Sat, 12/11/2010 - 00:03 | Link to Comment DoctoRx
DoctoRx's picture

Agree w HW!  I have been saying on this site since the summer that AAPL is a classic GARP stock.  Note David Einhorn big into AAPL now.

And I've begun to think Rosie sounds almost insane.  Oh, no big deal, deficit for 2011 just as disgusting as for 2010- and unsaid is that both will be monetized -- now why didn't the Weimar Republic work out well in its money-printing orgy?  Buy bonds because contrary to hopes/expectations, the USG is using more and more Grecian Formula?  WTF?

Fri, 12/10/2010 - 15:59 | Link to Comment Quixotic_Not
Quixotic_Not's picture

Penny stocks from heaven FTW?

Fri, 12/10/2010 - 15:59 | Link to Comment sheep92
sheep92's picture

It is telling that even though he see not a single equity analyst bearish he too ends his commentary with his 'preferred buy list'.

So to whom is he going to sell this buy list ?

Baaaaaa

Fri, 12/10/2010 - 16:03 | Link to Comment CPL
CPL's picture

Good calls, wild cards not-withstanding.

Cancuck buck should, and I say "should" be around 68 cents on the USD, the problem is overpricing basics food stuffs and energy.

Right now our primary consumer of electricity is taking an ass kicking on cost to the tune of nearly 80% of the energy sold over the wire byt draconian energy contracts tot he south of the border.  Yes I understand it's not in Canuck interests, but Canada sells a lot of electricity over the border and there are a lot of cousins in a shitty place because they can't pay their heating bills...however

The food stuffs is obvious.  Costs in energy like ripples in a pond make it troublesome to find where the center of the cost is incurring because the pond ripple has back splashed from the shore and back into the rest of the pond.  With zero possibility of it calming down, expect food prices to double the same time by next year.

While the US produces a lot of food, it is heavily dependent on imported food.  In terms of time the US can feed itself, if it behaved itself and didn't sell food to anyone, for around six months out of a year.  Places like england might make it for three weeks.

There is a heavy dependence on places like Australia, Russia, Canada, Brazil and Argentina to provide the shortfalls in the production of food for the western world.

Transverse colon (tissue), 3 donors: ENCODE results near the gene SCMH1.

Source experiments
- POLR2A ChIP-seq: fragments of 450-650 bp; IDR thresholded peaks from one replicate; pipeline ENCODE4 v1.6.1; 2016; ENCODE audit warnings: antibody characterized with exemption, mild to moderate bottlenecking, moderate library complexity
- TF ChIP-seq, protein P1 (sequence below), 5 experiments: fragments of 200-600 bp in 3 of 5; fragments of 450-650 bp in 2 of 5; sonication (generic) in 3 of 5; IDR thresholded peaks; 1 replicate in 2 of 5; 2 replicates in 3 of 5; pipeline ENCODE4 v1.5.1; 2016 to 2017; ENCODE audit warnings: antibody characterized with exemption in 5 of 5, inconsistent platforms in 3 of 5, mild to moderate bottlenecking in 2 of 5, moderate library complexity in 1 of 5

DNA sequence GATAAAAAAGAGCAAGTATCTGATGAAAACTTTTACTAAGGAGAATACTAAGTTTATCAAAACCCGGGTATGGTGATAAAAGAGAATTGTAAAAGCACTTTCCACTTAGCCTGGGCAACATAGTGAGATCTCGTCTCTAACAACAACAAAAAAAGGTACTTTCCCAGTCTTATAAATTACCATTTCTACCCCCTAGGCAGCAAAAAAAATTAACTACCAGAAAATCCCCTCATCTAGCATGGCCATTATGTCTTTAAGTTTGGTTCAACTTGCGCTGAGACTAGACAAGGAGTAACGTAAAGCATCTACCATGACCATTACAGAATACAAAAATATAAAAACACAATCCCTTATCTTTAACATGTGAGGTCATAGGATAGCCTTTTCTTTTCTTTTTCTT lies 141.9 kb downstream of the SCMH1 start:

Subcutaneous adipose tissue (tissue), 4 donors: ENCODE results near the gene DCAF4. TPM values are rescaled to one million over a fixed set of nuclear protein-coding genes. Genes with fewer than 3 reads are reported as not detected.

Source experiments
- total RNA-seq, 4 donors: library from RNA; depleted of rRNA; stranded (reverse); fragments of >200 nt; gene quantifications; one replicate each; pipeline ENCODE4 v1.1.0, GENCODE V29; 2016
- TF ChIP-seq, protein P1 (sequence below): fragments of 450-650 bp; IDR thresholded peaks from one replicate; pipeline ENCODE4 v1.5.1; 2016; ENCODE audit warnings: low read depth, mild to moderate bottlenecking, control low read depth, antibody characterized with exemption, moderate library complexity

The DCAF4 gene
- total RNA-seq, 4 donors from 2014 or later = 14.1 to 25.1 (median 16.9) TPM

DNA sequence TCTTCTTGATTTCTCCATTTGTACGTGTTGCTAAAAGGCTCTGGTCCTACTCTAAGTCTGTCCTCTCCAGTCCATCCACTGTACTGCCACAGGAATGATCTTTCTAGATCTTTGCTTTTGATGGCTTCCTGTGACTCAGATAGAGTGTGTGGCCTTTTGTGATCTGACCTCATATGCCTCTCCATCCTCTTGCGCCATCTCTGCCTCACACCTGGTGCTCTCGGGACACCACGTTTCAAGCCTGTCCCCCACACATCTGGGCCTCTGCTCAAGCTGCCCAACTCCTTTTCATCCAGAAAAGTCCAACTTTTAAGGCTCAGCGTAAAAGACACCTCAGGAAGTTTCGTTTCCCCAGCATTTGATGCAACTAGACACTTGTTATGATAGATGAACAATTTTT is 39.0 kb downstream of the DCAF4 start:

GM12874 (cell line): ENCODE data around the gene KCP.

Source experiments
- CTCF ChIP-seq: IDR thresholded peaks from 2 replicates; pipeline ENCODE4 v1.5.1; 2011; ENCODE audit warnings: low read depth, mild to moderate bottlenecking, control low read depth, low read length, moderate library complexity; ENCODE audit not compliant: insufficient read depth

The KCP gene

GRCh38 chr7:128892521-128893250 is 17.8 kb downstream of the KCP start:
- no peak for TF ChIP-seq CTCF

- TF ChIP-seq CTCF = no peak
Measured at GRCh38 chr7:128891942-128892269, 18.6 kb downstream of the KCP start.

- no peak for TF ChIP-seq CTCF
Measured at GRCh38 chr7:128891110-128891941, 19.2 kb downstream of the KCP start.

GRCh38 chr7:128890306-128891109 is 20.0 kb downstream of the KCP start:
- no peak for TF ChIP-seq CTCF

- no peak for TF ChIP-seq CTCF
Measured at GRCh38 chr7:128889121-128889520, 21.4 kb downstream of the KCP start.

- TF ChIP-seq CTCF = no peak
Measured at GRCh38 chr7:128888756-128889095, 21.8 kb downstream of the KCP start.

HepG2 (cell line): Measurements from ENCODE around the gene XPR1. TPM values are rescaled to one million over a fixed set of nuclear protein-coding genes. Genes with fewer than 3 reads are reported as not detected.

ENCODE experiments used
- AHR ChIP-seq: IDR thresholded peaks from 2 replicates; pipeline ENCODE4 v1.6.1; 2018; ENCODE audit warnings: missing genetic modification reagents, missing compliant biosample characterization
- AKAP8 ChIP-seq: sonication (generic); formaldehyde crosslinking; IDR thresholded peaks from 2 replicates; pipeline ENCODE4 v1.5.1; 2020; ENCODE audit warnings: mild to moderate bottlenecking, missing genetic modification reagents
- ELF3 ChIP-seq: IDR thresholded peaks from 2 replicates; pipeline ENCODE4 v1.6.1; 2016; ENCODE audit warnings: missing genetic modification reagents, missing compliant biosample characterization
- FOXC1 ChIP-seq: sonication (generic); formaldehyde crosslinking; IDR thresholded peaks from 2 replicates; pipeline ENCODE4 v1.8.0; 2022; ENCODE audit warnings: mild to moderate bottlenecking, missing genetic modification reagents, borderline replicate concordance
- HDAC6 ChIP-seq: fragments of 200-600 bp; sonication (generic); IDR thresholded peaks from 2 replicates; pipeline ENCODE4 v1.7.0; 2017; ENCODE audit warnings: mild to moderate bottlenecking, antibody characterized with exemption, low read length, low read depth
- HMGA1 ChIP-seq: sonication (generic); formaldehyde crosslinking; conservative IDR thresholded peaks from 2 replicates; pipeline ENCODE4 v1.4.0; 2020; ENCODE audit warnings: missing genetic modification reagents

Fri, 12/10/2010 - 16:41 | Link to Comment MrSteve
MrSteve's picture

The USDA report on imported food trends, 1998-2007 shows the ballpark volume of imported food about doubling in ten years.

www.ers.usda.gov/Publications/FAU/2009/08Aug/.../FAU125.pdf

Your expectations of food prices doubling in a year is some kind of bad typo or a crazy prediction. Do you expect people will start buying half-gallons and half-quarts of milk and 1/8 pounder hamburgers for the same price as today's put-ups?

Fri, 12/10/2010 - 16:58 | Link to Comment GoinFawr
GoinFawr's picture

"Cancuck buck should, and I say "should" be around 68 cents on the USD, the problem is overpricing basics food stuffs and energy."

Yah ok. That four bit and change assessment is based on what? The fact that the 1967 Canadian quarter is only 80% silver compared to the 90% of the American quarter minted the same year? I've got news for ya bud: it ain't 1967, these days the loonie is just junk metal, and the USD nothing more than linen/paper/mylar/whatever with contradictory mythical symbols printed on it.

I mean, that ratio sure isn't  based on fiscal prudence by any metric I use to measure. But maybe I am completely missing something, so feel free to enlighten me.

Regards

 

Fri, 12/10/2010 - 16:00 | Link to Comment Questionmark
Questionmark's picture

What is this guy smoking? We're not even hitting 3% in nominal terms, much less real.

Fri, 12/10/2010 - 16:17 | Link to Comment SheepDog-One
SheepDog-One's picture

Remove dollar printing at -0-% and monetizing, GDP is a big negative print.

Fri, 12/10/2010 - 16:03 | Link to Comment DisparityFlux
DisparityFlux's picture

What about commercial real estate loan defaults in 2011?  How does slow growth and far to much excess labor capacity mitigate this?

Fri, 12/10/2010 - 16:14 | Link to Comment Rogerwilco
Rogerwilco's picture

Yeah, CRE has been swept under the rug. They hold their noses and roll the loans over. Tomorrow never comes in the land of milk and honey.

Fri, 12/10/2010 - 17:51 | Link to Comment TheProphet
TheProphet's picture

They're not even rolling the loans over. They're just pretending they don't exist so they don't have to foreclose.

If they rolled them over they might have to acknowledge their decrease in value and mark them to market. And you know for sure that's not happening.

"If I close my eyes, you cant see me" is a great strategy... if you're my cat. Otherwise, it's a path to destruction. Right now, it's a waiting game.

Fri, 12/10/2010 - 17:51 | Link to Comment TheProphet
TheProphet's picture